Can I File Bankruptcy?

Posted on Sep 23, 2014 in San Diego Lawyer | Comments Off on Can I File Bankruptcy?

Can I File Bankruptcy?

Whether you qualify or not to file bankruptcy is dictated by a mechanical calculation created by the court to determine your ability to pay back their debt.

qualify-for-bk

As you read on you will learn that this a complicated and confusing qualification process. We HIGHLY recommend that you meet with a bankruptcy professional in person to discuss your particular situation. Contact us online or call us at 858-549-8600 to set up for FREE bankruptcy consultation solutions with San Diego Attorney Gary Quackenbush and his staff. We’ve been helping people like to to get out from under overwhelming debt and to get back on their feet through filing bankruptcy since 1988 and would love to help you.

 

Bankruptcy Means Test

 

In 2005 the Federal Bankruptcy Code was revamped; creditors lobbied congress very hard to try and make it more difficult for people to qualify to completely eliminate their debts in Bankruptcy. Congress passed what was called BAPCA (Bankruptcy Abuse and Consumer Protection Act), which produced what is referred to as the “Bankruptcy Means Test”; the calculation that is used to answer the question “Can I File Bankruptcy?”.

 

In summary, the test looks at an average of the applicants gross monthly household income for six months prior to filing, then deducts some of the applicants real expenses, and many others that are pre-determined by the IRS standard allowances. At the conclusion of the test, if the applicant is negative, or in other words has more expenses than income without accounting for unsecured debt payments, they qualify for a Chapter 7 to eliminate all of their unsecured debts. If the result of the “Means Test” calculation is positive, or in other words if the calculation shows that after all expenses are accounted for there is remaining disposable income, then the applicant will only qualify to file a Chapter 13 Bankruptcy and be required to make payments of the amount disposable each month for three to five years (term depending on other factors of the test).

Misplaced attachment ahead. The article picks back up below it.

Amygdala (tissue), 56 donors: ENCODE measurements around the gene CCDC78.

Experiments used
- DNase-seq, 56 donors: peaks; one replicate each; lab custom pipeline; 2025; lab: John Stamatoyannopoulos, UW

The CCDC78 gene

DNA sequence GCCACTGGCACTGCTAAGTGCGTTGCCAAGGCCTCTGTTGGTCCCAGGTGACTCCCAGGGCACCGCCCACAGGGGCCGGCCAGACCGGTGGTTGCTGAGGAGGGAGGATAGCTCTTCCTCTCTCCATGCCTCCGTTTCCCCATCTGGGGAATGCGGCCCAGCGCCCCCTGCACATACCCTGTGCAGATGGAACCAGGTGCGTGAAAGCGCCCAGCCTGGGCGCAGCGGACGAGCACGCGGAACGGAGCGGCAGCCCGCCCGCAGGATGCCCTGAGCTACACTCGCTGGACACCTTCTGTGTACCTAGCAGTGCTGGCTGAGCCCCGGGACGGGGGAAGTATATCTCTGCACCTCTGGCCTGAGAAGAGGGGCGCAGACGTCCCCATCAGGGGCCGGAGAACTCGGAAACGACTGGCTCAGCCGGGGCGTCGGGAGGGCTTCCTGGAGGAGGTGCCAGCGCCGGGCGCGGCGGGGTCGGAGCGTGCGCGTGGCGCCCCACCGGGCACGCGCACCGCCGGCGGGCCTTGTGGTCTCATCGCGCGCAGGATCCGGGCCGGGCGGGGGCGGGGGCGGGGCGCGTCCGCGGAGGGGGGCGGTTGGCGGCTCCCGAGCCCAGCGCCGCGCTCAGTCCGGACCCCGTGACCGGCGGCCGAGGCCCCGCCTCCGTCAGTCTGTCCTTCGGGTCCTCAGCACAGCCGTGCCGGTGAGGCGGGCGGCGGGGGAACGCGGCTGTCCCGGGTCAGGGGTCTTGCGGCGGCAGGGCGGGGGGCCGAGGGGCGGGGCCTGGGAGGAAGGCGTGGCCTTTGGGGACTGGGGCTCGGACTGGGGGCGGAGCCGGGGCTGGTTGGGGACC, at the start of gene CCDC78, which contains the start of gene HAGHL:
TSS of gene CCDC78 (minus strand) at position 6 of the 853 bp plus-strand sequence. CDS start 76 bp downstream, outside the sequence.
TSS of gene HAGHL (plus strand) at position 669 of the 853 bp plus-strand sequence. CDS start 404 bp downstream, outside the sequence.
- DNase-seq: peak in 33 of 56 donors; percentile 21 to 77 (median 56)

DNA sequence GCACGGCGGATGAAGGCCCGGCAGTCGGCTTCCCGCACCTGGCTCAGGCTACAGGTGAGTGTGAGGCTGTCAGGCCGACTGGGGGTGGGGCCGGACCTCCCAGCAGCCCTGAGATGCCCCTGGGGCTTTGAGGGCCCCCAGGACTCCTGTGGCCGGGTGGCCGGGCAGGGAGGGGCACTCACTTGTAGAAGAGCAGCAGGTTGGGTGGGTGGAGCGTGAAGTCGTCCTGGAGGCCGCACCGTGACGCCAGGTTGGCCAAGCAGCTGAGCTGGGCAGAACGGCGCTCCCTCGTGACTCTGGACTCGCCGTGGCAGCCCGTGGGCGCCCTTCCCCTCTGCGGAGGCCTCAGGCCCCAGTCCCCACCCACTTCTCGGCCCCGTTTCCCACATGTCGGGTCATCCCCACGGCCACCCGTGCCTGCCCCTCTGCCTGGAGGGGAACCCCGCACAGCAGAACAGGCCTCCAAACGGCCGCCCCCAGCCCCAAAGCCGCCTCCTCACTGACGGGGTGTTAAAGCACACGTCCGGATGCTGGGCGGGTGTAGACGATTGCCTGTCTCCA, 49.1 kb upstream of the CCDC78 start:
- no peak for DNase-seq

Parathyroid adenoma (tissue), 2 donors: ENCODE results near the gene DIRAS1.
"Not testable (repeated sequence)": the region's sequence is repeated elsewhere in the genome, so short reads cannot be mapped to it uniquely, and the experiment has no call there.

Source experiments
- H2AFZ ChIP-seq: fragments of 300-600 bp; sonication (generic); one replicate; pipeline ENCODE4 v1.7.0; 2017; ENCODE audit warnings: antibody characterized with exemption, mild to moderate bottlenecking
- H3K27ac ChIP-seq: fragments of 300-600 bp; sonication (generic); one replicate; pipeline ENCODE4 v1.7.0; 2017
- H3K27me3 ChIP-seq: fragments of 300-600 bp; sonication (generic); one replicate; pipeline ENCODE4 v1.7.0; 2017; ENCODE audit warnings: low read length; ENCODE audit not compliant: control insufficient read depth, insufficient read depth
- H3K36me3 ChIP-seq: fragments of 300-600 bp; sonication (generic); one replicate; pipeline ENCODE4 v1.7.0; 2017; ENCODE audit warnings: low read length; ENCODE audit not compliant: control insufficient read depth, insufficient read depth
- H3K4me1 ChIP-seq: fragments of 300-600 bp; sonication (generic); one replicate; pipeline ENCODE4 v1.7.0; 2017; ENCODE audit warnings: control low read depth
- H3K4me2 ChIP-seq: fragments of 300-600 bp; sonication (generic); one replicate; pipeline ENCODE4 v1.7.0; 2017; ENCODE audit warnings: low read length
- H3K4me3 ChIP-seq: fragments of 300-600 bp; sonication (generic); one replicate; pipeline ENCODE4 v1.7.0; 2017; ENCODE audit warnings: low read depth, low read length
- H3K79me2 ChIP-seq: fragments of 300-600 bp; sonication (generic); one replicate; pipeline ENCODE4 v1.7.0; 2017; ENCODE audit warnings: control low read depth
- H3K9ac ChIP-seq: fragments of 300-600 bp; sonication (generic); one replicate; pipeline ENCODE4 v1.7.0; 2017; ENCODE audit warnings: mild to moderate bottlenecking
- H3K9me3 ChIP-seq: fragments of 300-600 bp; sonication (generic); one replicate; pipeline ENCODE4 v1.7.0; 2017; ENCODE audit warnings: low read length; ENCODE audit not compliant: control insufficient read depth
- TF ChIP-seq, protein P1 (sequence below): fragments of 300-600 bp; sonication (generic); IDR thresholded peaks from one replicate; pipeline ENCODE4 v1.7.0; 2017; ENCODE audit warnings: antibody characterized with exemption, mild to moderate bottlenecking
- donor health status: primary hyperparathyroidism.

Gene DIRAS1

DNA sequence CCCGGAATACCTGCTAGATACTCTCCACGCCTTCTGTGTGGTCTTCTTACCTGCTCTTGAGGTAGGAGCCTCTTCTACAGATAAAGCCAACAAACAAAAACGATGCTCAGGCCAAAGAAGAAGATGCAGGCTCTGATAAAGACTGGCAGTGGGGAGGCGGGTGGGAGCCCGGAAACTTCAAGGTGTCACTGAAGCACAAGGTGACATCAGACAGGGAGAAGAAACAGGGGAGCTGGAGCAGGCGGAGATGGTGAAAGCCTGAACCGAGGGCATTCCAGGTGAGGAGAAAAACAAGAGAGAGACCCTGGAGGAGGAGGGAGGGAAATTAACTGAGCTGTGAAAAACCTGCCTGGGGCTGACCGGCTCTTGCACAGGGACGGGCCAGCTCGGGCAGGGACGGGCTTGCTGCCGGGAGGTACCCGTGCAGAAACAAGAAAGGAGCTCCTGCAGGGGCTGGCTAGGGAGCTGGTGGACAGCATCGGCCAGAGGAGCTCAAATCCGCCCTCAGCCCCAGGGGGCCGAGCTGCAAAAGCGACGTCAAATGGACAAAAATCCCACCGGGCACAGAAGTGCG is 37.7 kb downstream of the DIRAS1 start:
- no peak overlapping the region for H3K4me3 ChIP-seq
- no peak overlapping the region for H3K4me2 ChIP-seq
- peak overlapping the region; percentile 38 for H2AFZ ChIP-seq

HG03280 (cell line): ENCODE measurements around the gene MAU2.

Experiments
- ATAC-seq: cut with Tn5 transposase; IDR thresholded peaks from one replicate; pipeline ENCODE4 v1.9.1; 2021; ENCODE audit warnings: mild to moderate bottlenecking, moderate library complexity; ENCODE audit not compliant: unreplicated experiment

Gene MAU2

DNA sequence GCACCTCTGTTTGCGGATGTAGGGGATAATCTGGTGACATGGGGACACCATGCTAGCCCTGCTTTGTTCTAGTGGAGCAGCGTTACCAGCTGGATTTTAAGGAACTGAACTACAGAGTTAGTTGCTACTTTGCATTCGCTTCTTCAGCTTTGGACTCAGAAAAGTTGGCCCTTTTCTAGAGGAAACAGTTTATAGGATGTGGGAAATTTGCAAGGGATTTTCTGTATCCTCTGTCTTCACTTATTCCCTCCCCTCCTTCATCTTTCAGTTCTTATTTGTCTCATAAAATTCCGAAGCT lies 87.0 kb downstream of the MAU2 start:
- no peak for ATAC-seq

Debtors Assets

 

Another issue to consider in discussing Bankruptcy qualification is the debtor’s assets. Although it is income that dictates qualification for Chapter 7 Bankruptcy, there is only so much value in assets that can be protected or “exempted” in a Chapter 7, while concurrently eliminating unsecured debts. There are two sets of exemption laws that can be used to protect a debtor’s assets in a Chapter 7: California Civil Procedure Code 703 and California Procedure Code 704. Debtors can only use one or the other when filing a Chapter 7.

 

The former is referred to as a “wildcard” exemption, which provides for the protection of approximately $24,000 in miscellaneous assets. 703 also provides for the protection of some additional assets such as motor vehicles, household goods, etc., however they are less than generous in amounts allowed. Qualified ERIZA retirement accounts, however, can be generously protected up to approximately $1,000,000 when using either CCPC 703 or CCPC 704 in a Chapter 7. 704 is referred to as the “Homestead Exemption”, and depending on the debtor’s age, can protect up to $175,000 in equity in the debtor’s primary residence. When using 704, however, the remaining exemption amounts for vehicles and other assets are extremely limited. It is important to consider that an applicant can voluntarily enter into a Chapter 7 Bankruptcy, however they cannot voluntarily exit. Therefore, it is extremely critical that an experienced attorney determines whether a debtor’s assets can be protected, or “exempted”  in a Chapter 7 prior to the case being filed.
NOTICE:  

This article provides general information about California law. The laws are constantly changing and this article is not intended to provide legal advice about your specific situation. Seek competent legal counsel. Let me advise you about your particular situation.

Gary A. Quackenbush, Esq.

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